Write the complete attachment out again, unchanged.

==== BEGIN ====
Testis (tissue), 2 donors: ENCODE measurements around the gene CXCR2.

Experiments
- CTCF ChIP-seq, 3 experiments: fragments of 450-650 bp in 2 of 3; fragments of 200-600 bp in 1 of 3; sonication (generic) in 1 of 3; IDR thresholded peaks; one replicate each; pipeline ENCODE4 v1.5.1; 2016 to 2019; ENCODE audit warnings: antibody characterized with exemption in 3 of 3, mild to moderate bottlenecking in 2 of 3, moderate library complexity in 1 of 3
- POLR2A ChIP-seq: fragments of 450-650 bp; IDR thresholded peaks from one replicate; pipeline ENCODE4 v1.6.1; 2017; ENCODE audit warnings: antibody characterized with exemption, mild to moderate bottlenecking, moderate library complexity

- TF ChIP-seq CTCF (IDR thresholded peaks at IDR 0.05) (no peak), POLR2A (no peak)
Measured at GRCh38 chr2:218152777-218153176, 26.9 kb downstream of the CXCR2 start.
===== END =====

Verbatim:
Testis (tissue), 2 donors: ENCODE measurements around the gene CXCR2.

Experiments
- CTCF ChIP-seq, 3 experiments: fragments of 450-650 bp in 2 of 3; fragments of 200-600 bp in 1 of 3; sonication (generic) in 1 of 3; IDR thresholded peaks; one replicate each; pipeline ENCODE4 v1.5.1; 2016 to 2019; ENCODE audit warnings: antibody characterized with exemption in 3 of 3, mild to moderate bottlenecking in 2 of 3, moderate library complexity in 1 of 3
- POLR2A ChIP-seq: fragments of 450-650 bp; IDR thresholded peaks from one replicate; pipeline ENCODE4 v1.6.1; 2017; ENCODE audit warnings: antibody characterized with exemption, mild to moderate bottlenecking, moderate library complexity

- TF ChIP-seq CTCF (IDR thresholded peaks at IDR 0.05) (no peak), POLR2A (no peak)
Measured at GRCh38 chr2:218152777-218153176, 26.9 kb downstream of the CXCR2 start.